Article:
the fortunes of war wage and wane, and as|
grief and loss touch us more and more close
ly, there is growing in this land of ours increas
ing hatred and bitterness. Shall we let this flood
warp and destroy much of what we hold dear?
We need to build walls of understanding to
hold the hatreds out. For mutual understanding
leads to mutual trust and in trust there is no
We need to reforest the scarred places in our
minds?scars caused by hatred, bitterness, de
spair and intolerance?to reforest them with
understanding, compassion, friendliness and
We need to dam back the floods of hate with
bulwarks of education? education in positive
democratic living, in putting into practice in
our everyday life the things in which we be
We need to divert the stream of hate into
useful channels, concentrating it on an ideology,
not on peoples or races?hating only the evil
act or quality. Our hatred must run between
such concrete walls of our wills, that we will
not be guilty of either injustice or intolerance
to any member of any group merely because
of his race or crede or color, no more than we
would want him to be guilty of these towards
us. Thus and only thus can we control the flood
waters of hate.
100 Plans For Post-War World
Here we have been laboring under the im-1
pression that all energy is being devoted to the
task of winning the war but the Twentieth
Century Fund Survey points out that more
than one hundred governmental and private
agencies are at work on post-war planning.
The survey shows that thirty-five govern
mental agencies, thirty-three private, eleven
industrial and financial, sixteen trade associa
tions and seven rail and highway, water and
other transportation agencies are now busy
formulating plans to lick the peace.
Certainly, it is intelligent to seek to devise
a procedure to avoid the mistakes of the past
and we hope that some of the agencies now busy
will be able to protect the interests of the gen
eral public in whatever happens after the war
The trouble with almost any private organi
zation is that it tends to over-emphasize the
importance of its group and overlooks the
| rights of other sections of the population. It
may be, with so many at work, something like
justice will be recommended, at least.
A Breach In The Home Defense
Christian Science Monitor.
War plays subtle tricks. It strikes where least
expected. Sometimes the attack is far from the
field of battle,"as when war sends its spearhead
of hysteria deep into the juvenile mentality
and young gangs run amuck.
Recently a band of 13- to 16-year-old boys
were apprehended for a series of nearly fifty
robberies. This happened in a city in Massachu
setts. It is not an isolated case. Similar things
are happening all over the Nation.
Juvenile delinquency is on the climb. In Eng
land during its first year of war, juvenile de
linquency among children under 14 jumped 41
There is an undercurrent of tension these
days. The children sense it. Older brothers are
off 10 war; Parents are occupied with war work
or civilian defense jobs. Relaxation of discipline
occurs in many homes.
Everyone seems to have "war work" except
the youngsters?these 13- to 16-year-olds. They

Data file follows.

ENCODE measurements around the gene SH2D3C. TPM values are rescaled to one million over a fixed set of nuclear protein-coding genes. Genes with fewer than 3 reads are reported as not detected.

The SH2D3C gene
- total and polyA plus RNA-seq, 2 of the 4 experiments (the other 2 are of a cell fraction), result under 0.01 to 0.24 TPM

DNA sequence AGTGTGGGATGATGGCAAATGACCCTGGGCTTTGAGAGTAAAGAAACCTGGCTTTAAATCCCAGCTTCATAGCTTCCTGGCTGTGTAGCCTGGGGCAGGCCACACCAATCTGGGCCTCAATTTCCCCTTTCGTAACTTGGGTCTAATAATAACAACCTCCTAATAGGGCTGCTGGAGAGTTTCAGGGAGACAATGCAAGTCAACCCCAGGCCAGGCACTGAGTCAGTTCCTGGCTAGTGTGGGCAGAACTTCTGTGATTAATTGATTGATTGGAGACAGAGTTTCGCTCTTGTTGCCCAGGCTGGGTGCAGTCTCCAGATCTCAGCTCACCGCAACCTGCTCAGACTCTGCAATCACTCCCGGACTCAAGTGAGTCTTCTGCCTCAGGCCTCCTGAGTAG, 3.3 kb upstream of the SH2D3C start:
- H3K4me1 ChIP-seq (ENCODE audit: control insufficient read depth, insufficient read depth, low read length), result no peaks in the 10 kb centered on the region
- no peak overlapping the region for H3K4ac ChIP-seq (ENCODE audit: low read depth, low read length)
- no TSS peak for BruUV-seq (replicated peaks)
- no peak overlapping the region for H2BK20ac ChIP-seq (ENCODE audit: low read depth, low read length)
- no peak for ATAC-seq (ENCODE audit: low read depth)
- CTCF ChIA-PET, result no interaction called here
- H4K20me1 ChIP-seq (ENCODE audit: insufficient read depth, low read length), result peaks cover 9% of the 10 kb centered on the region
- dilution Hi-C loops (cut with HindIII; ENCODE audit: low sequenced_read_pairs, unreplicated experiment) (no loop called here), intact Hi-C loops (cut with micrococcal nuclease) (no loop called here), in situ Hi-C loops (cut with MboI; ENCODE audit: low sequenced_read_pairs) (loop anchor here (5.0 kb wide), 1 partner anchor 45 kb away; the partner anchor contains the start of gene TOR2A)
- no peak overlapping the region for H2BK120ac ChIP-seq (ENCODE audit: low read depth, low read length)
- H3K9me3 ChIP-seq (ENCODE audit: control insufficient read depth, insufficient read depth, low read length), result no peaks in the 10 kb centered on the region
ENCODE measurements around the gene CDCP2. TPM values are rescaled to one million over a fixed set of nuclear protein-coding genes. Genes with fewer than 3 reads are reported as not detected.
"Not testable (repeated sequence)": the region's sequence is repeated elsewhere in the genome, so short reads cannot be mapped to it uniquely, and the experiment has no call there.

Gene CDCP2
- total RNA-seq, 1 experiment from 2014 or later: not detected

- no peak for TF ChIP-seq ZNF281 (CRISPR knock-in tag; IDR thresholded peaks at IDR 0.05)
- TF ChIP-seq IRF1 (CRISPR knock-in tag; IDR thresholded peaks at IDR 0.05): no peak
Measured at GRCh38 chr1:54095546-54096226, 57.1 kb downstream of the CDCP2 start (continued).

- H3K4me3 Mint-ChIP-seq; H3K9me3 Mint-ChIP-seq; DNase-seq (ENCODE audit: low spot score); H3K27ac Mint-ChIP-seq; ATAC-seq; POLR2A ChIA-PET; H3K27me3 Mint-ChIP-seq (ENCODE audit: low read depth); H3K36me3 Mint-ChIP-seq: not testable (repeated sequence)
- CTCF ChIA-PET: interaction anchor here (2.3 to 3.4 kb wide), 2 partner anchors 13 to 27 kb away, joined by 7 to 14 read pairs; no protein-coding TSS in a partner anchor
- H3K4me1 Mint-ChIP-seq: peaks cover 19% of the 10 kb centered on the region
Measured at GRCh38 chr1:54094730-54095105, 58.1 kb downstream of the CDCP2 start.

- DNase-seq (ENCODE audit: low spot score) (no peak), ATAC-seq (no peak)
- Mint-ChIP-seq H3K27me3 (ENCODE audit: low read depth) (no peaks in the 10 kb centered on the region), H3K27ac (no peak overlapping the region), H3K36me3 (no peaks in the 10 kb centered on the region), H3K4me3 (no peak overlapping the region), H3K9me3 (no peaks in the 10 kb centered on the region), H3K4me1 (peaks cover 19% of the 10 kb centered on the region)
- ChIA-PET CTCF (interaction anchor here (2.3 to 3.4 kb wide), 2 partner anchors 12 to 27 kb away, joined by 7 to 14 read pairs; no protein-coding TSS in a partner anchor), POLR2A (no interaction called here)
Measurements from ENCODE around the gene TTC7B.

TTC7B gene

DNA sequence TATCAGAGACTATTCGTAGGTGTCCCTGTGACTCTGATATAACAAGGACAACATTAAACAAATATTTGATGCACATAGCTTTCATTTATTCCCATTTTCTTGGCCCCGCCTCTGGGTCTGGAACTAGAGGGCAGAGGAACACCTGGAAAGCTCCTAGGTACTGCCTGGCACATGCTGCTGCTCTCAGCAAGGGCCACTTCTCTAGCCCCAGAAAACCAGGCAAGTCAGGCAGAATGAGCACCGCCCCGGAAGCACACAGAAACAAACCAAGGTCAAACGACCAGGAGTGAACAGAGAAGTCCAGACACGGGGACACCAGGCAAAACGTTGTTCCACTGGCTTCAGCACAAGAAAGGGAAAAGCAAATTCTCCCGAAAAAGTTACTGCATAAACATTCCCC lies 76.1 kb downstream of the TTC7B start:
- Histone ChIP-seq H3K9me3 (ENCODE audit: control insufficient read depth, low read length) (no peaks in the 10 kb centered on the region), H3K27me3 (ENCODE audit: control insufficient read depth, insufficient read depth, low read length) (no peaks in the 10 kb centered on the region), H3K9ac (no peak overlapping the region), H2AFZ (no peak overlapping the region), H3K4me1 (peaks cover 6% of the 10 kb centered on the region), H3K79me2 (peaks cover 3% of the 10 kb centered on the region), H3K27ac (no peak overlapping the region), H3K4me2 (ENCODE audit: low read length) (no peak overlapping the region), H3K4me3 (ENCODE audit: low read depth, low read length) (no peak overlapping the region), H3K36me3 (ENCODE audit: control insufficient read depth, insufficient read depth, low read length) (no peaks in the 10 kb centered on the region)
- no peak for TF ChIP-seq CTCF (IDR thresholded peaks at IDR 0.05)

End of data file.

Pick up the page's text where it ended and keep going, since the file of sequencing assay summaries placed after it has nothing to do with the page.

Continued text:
are old enough to feel the war, too young to
have a part in it.
Fortunately the danger to the community is
recognized. Settlement houses, youth organiza
tions .public playgrounds, and camps are speed
ing up a major offensive against the menace of
wartime delinquency. It wil ltake concerted ef
fort to mend this breach in the home front
Here, surely, is an opportunity for a civilian
defense job of the moat vital sort.
Mother's Day Gifts
WILLI AMSTON'S SHOPPING CENTER
HOSE For MOTHER'S DAY
Silk and Rayon full fashioned HOSE
In all Spring colors.
ALL NEW SPRING SHADES . .
All sixes to select from
? A (mart shoe . . . with lha famous
"Natural Brldga" ataal arch aupport.
Novalty Pumpa. Spactator Pumps
and Tlaa In ilns Kids and Nubucks
also Gabardines. Blacks. Whites.
White and Browns!
AAA to EE's
Just Unpacked For
Now Printed Bembergsl
Sheer Crepe*! Romalnes!
Novelty Sporla Silk*!
In a lovely showing of new style*
New Pastel*! Colorful Prlntal
Navy) Sports Combinations!
$8.95 ? $9.95
Over 500 Frocks To Choose From
A lovely collection of summer style*
... In Novelty Pumps. Sport Shoes
and Sandals. Made by Modern Miss
A11 While. Brown and White. Blue
and While. Black and White.
Red and While.
AAA to C'*
In Sandal*. Sport Shoa* and
Pump*. Many altractlv* stylai
. . . In whlla, whit* and brown
and sports combinations.
AAA to Cs
GIFT BAGS For MOTHER
Attractively styled bags for
Mother. All while, brown and
white, black and white, and
blue and white. All beautiful
new ahapes. :
NEW HATS For MOTHER'S DAY I
Cocoanuts. Rough Straws. Pattlcoal
Straws. Mllans. Pastel Fella. In a
glorious collection of new summer
shapes. Soft Pastels. Whites. Nat
ural. Navy. In wide brims, cart
wheels. pokes, sailors and tailored
SLIPS For MOTHER'S DAY
Full cut Satin and Crap* SLIPS in taa roa* and whit*. Tail
ored and lac* trimmed to chooa* from . . .
98c ? $1.98
GIFT BLOUSES For MOTHER
Rayons. Sheer*. Multi-flllm*nt Crepes. Waahabl* French
Cr*p*a and Sh**r Cotton*. In both tailored and fuaey styles.
98c ? $2.98
GIFT GLOVES For MOTHER
All newest Spring styles and color*. In Fabric*. Leather com
bination* and Do* Skin*. Be sure to see these I
98c ? $1.98
LINGERIE For MOTHER'S DAY
Beautifully styled Gown* and Pajamas In both tailored and
lac* trimmed styles. Solid color* and print*. An ideal gift
$1.98 ? $3.48
Seerauckera. Printed Batiste# and
Muallna. Swisses. Chambrays. Spnna
... In a baautiiul ahowlng of brand
new styles. Just unpacked . .. and
youll have over 100 Frocks to se
JUNIORS 9 to IS
MISSES 12 to 20
WOMEN 38 to 49
Ru BeJk-Tyler Compary
J DERMTT/\E/1T STORES J